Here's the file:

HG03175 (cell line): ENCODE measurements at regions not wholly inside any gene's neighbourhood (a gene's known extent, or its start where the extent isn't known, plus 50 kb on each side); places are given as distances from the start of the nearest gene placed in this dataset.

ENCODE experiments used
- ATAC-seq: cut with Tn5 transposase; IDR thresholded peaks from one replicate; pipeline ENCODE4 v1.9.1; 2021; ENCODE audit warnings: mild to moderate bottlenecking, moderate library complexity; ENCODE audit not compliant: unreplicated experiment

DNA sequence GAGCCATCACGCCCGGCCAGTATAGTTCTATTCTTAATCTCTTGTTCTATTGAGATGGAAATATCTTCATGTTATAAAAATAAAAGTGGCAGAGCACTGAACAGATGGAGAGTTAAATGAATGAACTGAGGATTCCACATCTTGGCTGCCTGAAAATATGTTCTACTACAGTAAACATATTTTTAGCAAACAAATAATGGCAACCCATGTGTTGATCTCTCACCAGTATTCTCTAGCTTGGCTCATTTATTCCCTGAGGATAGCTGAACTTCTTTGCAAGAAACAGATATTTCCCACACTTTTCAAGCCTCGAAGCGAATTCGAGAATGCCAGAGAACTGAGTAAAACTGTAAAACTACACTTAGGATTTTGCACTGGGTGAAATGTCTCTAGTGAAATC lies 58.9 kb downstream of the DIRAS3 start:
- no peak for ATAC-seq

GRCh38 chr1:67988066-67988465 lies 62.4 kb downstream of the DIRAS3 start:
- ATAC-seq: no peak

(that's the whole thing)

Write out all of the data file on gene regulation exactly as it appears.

HG03175 (cell line): ENCODE measurements at regions not wholly inside any gene's neighbourhood (a gene's known extent, or its start where the extent isn't known, plus 50 kb on each side); places are given as distances from the start of the nearest gene placed in this dataset.

ENCODE experiments used
- ATAC-seq: cut with Tn5 transposase; IDR thresholded peaks from one replicate; pipeline ENCODE4 v1.9.1; 2021; ENCODE audit warnings: mild to moderate bottlenecking, moderate library complexity; ENCODE audit not compliant: unreplicated experiment

DNA sequence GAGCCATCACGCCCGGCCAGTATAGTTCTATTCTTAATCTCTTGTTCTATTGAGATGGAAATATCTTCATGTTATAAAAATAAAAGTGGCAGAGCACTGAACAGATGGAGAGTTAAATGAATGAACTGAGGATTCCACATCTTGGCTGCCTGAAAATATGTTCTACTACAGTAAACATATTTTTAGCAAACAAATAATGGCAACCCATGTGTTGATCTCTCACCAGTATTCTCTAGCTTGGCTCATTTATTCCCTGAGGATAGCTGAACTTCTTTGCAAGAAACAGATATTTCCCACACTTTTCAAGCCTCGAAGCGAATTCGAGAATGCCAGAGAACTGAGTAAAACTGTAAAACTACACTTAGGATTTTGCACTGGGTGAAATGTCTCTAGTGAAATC lies 58.9 kb downstream of the DIRAS3 start:
- no peak for ATAC-seq

GRCh38 chr1:67988066-67988465 lies 62.4 kb downstream of the DIRAS3 start:
- ATAC-seq: no peak